The MALAys, according to Blumenbach, constitute the fourth grand division of the human race. In form they are short and robust. The medium height of the men may be 5 ft. 2 inches; that of the women 4 ft. 11 inches. The face is round, the mouth wide, and the teeth, in general, remarkably fine. These people have great mental activity, and eagerly apply themselves to commerce and navigation. (P. C.) Some of them appear to have made considerable advancement in civilization, and to be well acquainted with agriculture and the mechanic arts. They have also made some progress in medicine and in music. The Malays are spread not only over the islands of the Malay Archipelago, Madagascar, and the southern part of the Asiatic continent, but appear also to be found even in the remotest parts of Polynesia.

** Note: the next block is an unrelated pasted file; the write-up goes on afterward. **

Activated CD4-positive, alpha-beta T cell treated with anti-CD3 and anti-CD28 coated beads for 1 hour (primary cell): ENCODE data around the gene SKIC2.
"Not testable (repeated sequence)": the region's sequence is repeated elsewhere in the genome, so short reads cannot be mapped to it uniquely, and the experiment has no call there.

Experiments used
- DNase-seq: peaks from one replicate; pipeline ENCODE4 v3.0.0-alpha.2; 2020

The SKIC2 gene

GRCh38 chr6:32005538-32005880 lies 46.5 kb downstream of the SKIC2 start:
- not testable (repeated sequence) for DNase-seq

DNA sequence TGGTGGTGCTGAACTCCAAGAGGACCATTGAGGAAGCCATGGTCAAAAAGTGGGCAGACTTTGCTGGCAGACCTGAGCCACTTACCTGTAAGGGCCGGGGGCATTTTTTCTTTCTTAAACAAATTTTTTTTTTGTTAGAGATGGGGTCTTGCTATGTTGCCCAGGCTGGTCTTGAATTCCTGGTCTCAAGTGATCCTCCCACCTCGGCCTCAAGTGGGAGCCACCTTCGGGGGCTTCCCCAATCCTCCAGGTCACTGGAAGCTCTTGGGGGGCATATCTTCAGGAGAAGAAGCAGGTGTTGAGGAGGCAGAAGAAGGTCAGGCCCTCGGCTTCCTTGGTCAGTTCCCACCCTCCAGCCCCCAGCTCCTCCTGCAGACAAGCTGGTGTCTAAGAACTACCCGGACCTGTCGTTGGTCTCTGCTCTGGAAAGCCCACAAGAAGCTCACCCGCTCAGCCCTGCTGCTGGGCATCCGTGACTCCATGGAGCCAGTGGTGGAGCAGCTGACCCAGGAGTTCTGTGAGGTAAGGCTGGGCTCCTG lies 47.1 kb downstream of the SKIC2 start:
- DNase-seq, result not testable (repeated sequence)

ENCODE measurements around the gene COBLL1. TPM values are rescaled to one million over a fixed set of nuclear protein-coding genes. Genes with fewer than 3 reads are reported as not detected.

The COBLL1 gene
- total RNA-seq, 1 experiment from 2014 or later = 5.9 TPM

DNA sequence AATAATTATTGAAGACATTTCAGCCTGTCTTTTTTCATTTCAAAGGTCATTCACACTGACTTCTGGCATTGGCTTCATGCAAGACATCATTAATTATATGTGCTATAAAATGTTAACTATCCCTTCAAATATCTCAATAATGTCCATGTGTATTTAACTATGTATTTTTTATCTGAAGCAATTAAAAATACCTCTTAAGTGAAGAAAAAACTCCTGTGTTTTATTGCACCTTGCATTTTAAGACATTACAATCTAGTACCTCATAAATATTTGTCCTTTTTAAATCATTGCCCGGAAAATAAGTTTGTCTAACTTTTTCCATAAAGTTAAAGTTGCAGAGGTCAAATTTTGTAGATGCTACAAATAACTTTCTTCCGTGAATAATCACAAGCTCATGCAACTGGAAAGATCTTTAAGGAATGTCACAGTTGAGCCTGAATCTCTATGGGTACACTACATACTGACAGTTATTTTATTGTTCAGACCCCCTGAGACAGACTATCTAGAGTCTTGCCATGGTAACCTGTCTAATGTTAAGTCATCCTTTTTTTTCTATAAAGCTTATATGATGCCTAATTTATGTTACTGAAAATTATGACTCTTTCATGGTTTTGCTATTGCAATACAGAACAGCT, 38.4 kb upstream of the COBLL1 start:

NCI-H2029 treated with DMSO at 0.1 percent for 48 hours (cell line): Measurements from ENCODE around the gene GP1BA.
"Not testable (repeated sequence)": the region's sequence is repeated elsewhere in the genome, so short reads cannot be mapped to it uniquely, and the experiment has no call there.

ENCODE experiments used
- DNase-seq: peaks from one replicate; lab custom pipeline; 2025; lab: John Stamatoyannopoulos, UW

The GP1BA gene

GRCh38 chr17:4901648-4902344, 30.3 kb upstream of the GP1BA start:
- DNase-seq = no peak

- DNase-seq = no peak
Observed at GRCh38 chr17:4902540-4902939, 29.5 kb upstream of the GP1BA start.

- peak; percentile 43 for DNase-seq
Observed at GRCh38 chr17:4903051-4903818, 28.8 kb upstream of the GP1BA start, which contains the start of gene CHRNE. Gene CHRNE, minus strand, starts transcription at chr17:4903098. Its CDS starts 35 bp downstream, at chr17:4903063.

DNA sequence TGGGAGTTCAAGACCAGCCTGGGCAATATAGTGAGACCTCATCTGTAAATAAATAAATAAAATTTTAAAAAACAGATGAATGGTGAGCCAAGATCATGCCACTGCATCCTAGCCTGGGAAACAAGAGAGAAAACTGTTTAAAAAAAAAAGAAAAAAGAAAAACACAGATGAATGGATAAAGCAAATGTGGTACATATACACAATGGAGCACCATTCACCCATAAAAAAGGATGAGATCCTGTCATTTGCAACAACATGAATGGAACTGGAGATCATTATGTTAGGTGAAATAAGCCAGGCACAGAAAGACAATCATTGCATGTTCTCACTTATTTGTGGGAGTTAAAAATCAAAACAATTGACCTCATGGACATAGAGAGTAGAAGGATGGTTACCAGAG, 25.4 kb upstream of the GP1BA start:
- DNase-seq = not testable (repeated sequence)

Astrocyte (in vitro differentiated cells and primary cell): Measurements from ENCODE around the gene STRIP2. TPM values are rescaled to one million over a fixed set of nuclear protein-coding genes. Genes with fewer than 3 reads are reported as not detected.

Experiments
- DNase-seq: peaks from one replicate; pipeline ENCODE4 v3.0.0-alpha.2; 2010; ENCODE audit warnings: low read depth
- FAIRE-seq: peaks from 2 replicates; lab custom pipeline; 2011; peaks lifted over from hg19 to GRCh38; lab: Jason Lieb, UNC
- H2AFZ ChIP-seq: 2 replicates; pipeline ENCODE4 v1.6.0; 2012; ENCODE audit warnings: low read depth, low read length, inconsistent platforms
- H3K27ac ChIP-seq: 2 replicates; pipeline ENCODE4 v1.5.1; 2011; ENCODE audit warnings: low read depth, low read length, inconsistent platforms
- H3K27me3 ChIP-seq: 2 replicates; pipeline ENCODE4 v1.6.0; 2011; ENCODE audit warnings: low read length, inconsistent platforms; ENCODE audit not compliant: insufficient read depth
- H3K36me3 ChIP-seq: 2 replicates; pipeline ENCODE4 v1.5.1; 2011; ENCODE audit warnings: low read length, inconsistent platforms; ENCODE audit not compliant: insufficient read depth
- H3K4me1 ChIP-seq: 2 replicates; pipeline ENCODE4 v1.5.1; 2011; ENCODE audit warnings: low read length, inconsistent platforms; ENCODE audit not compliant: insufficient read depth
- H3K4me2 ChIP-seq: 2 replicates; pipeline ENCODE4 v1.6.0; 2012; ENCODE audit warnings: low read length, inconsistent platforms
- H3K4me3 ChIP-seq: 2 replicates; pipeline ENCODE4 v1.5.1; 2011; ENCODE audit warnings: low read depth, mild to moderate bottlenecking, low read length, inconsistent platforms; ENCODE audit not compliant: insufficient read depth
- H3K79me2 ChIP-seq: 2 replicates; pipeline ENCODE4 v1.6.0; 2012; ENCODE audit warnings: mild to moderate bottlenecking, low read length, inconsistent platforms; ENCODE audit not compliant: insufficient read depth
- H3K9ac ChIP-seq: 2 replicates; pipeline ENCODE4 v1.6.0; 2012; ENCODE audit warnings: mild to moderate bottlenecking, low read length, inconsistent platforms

MAL/-Dives or MAL!-dive Islands (called by the natives Mal-e-deesva, from Malé, the principal island, and deeva, a word signifying “island”), a chain of small islands in the Indian Ocean, extending from about 1° S. to 7° N. Lat., and situated between 72° 30' and 74° E. Lon. The whole number is near 700. Total pop. stated at 19,000. MAL-Lów, a t. of Ireland, in the co. of Cork, 18 m. N. by W. of Cork. Pop. in 1831, 7,099. (M.) MALMö, mäll-mo, a fortified seaport t. of Sweden, in the prov. of Skåne, the cap. of the dist. of Malmöhus (mal'-mö-hooce), situated on the sound nearly opposite to Copenhagen. Lat. 55° 37' N., Lon. 13° 1. E. Pop. 8,000. (B.) MALo, SAINT, so N mà-lo', a fortified and walled t. of France, in the Ille and Vilaine, situated on the Channel (La Manche), with a harbour large and safe, but difficult of access, on account of the narrowness of its entrance, and of the rocks and shoals which obstruct it. The tide here is said to be higher than in any other part of the European coast. St. Malo has an active commerce and considerable manufactures. Lat. 48° 39' N., Lon. 2° 1' W. Pop. 10,000. (B.) MAL-TA (Anc. Mel/ita), an i. in the Mediterranean, belonging to the English, about 55 m. S. from the nearest part of Sicily, and intersected by the parallel of 35° 50' N. Lat., and the meridian of 14° 30' E. Lon. It is about 17 m. in length, and 9 in its greatest breadth. Pop. in 1837, 104,521. (P. C.) Valetta is the capital.—Adj. and inhab. MALTeše'. MAL/-wah, a prov. of Hindostan, on the r. Nerbuddah, situated principally between 22° and 26°N. Lat., and 74° and 80° E. Lon. MAN, Isle of (Anc. Mo'na, Mona'pia, and Monte'da), a small i. belonging to Great Britain, in the Irish Sea, about 28 m. from the nearest part of Cumberland. Length, 35 m. ; greatest breadth about 13 m. Pop. 47,975.-Adj. MANx. MAN-AAR', Gulf of, is situated between the Island of Ceylon and the S. extremity of Hindostan. MANCHA, LA, lá man'-chá, a prov. of Spain, in the S. part of New Castile, bordering on Andalusia.-Adj. and inhab. MAN-CHEl-GAN; (Sp. Manchego, mán-châ/-go.) MANche, māNsh, a dep. in the N. W. part of France, bordering on the English Channel (called by the French La Manche). Pop. 594,382. (B.) Capital, St. Lô. MAN!-chEs-ter, the great centre of the cotton manufacture of Great Britain, and the principal manufacturing town in the world, is situated in Lancashire, on the Irwell, a branch of the Mersey, 31 m. E. of Liverpool, and 163 N. N. W. of London. A multitude of mean-looking houses, in which the manufacturers lodge, a number of irregular, narrow, and ill-paved streets, and the continual smoke which rises from so many steam-engines, render the general aspect of this place rather repulsive. The newer parts of the town, however, are, for the most part, of a very different character. The streets are handsome, and several of the public edifices might be accounted ornaments to any ou, as in our; th, as in thin; th, as in this; N, nearly like ng.